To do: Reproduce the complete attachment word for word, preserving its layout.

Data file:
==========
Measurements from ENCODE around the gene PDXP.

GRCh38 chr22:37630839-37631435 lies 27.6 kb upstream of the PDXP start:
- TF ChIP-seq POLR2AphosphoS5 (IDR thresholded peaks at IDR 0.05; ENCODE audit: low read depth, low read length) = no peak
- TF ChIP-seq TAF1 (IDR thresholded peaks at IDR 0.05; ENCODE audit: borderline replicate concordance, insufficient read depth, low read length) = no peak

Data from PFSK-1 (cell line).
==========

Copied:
Measurements from ENCODE around the gene PDXP.

GRCh38 chr22:37630839-37631435 lies 27.6 kb upstream of the PDXP start:
- TF ChIP-seq POLR2AphosphoS5 (IDR thresholded peaks at IDR 0.05; ENCODE audit: low read depth, low read length) = no peak
- TF ChIP-seq TAF1 (IDR thresholded peaks at IDR 0.05; ENCODE audit: borderline replicate concordance, insufficient read depth, low read length) = no peak

Data from PFSK-1 (cell line).